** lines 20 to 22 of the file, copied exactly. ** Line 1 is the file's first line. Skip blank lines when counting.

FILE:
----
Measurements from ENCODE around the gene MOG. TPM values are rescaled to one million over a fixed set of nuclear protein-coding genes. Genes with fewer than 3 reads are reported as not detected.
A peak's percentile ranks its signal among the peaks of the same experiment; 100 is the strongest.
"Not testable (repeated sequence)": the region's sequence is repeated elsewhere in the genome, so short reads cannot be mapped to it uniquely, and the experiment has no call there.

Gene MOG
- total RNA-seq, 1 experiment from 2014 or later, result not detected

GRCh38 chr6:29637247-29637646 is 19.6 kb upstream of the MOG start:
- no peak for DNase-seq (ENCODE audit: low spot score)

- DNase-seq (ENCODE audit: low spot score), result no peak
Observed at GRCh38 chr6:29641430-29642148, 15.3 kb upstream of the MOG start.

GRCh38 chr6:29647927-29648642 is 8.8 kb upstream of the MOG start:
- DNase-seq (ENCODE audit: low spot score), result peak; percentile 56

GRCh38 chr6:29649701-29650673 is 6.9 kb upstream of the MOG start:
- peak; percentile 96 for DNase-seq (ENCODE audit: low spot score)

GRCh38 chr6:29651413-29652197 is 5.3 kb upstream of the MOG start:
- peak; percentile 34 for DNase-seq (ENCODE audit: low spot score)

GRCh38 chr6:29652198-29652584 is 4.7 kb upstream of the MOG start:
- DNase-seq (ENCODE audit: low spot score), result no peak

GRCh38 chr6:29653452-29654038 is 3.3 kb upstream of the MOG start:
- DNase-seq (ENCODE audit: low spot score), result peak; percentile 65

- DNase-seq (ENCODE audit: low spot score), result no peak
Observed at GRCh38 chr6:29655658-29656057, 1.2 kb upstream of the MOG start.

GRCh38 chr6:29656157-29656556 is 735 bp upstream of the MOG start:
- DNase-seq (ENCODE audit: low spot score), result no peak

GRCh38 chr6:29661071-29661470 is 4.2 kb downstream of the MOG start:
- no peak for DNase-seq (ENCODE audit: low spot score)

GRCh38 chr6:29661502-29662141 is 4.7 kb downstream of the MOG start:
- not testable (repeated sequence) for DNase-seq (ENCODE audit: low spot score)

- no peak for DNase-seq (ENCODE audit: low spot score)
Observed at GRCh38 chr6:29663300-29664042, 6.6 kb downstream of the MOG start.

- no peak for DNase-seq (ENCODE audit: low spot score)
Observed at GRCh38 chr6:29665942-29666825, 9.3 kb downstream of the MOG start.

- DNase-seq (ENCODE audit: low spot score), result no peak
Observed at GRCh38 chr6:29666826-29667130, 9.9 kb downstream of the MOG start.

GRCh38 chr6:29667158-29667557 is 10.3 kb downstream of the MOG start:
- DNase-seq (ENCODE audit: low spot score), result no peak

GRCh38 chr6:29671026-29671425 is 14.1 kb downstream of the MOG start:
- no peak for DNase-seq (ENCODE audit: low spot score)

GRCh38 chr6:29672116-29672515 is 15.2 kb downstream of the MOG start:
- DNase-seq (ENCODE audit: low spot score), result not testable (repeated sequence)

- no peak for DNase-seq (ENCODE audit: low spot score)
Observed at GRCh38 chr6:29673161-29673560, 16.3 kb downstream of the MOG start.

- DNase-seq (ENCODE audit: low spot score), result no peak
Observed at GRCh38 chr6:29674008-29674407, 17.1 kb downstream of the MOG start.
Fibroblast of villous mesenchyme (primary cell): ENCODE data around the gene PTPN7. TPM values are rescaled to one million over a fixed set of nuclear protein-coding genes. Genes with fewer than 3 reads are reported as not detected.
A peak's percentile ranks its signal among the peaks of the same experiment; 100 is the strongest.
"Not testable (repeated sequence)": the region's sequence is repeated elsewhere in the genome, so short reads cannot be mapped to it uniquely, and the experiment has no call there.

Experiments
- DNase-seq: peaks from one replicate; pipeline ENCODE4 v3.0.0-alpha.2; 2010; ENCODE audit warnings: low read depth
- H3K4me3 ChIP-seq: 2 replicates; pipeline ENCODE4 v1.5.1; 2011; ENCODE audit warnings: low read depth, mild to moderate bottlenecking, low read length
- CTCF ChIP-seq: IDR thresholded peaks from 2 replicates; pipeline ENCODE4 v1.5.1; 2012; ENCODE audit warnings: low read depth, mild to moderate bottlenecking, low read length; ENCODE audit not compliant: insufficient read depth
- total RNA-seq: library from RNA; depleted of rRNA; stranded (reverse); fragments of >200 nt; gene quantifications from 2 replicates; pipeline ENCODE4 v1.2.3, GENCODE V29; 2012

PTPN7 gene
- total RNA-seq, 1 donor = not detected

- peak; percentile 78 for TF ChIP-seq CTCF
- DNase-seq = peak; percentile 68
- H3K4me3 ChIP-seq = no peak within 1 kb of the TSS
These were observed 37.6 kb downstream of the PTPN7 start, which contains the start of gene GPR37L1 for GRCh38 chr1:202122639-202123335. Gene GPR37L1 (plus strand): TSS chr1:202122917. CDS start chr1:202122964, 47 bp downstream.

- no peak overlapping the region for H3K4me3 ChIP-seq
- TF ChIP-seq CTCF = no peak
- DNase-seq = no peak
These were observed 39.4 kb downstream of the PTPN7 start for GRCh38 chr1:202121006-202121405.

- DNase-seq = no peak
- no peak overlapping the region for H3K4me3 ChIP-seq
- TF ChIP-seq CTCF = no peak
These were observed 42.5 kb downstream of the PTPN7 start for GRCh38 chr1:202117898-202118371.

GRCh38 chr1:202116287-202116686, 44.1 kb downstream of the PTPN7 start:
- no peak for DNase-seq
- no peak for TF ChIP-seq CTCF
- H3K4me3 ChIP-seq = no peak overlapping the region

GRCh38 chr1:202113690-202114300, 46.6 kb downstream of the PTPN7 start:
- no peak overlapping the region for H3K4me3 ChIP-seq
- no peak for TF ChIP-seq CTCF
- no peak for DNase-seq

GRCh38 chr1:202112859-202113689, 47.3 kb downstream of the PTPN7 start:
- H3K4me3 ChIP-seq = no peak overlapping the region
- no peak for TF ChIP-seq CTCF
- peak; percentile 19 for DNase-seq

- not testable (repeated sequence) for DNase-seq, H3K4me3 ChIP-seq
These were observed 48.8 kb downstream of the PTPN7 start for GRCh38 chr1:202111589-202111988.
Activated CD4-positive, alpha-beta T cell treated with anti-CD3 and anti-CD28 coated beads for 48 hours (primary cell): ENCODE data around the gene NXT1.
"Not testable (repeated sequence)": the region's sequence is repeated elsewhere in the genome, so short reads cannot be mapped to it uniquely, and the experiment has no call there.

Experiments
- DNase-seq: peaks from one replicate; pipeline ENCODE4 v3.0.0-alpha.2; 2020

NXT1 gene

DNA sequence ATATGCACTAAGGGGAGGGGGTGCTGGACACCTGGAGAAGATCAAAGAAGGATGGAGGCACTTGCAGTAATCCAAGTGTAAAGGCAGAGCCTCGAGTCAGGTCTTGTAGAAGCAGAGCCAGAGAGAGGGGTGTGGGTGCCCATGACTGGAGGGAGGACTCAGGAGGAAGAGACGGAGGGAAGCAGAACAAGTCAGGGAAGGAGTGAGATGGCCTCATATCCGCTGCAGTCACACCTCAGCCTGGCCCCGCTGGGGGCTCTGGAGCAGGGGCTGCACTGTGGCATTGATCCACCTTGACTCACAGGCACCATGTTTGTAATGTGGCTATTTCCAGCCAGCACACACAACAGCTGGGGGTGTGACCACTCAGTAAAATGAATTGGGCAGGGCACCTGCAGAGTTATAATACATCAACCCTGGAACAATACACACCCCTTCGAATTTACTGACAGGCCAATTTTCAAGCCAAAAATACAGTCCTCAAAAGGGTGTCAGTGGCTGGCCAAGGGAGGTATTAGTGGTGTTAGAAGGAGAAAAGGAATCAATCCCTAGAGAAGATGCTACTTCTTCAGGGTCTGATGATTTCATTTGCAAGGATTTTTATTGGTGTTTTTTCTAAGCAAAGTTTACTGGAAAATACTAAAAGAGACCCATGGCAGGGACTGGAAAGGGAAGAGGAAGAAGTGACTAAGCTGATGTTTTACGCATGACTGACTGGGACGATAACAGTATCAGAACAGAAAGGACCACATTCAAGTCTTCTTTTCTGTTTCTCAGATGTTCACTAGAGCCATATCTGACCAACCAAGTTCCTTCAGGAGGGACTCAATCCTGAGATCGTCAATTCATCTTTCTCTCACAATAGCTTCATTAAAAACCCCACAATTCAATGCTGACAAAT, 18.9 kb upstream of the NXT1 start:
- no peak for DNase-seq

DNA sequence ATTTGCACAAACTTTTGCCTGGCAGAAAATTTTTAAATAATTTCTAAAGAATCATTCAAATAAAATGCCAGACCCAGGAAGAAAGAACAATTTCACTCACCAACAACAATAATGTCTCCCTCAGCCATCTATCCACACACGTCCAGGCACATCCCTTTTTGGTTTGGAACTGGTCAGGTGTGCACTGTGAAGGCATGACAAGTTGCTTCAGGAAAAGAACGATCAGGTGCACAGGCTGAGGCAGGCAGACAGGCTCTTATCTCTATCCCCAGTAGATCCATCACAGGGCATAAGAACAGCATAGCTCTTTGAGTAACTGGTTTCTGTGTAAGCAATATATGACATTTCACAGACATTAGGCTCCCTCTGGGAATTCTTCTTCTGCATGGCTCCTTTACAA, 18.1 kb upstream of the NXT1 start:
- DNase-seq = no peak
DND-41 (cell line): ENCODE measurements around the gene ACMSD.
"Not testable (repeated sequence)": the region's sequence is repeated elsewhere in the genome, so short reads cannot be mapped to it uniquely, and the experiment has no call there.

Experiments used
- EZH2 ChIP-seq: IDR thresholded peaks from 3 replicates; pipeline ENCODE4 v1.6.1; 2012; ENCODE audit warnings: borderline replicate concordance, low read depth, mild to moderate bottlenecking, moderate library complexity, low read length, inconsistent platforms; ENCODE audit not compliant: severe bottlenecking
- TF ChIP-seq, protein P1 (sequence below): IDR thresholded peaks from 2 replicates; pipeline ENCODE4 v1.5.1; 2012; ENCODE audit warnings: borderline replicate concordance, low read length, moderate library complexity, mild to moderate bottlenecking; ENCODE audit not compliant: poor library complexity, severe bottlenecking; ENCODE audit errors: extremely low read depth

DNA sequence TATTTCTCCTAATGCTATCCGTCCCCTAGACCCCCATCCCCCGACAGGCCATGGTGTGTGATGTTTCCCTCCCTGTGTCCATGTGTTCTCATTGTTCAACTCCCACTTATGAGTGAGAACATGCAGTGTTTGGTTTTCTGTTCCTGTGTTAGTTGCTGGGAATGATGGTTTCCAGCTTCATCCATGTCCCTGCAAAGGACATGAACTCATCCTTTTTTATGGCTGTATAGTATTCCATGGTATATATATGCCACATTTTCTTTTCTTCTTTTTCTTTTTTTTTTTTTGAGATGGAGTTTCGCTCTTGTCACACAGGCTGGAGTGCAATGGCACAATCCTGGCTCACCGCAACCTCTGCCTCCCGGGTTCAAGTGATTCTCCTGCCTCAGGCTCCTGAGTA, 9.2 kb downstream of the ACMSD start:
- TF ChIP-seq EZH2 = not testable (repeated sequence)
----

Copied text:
- DNase-seq (ENCODE audit: low spot score), result no peak
Observed at GRCh38 chr6:29655658-29656057, 1.2 kb upstream of the MOG start.

GRCh38 chr6:29656157-29656556 is 735 bp upstream of the MOG start: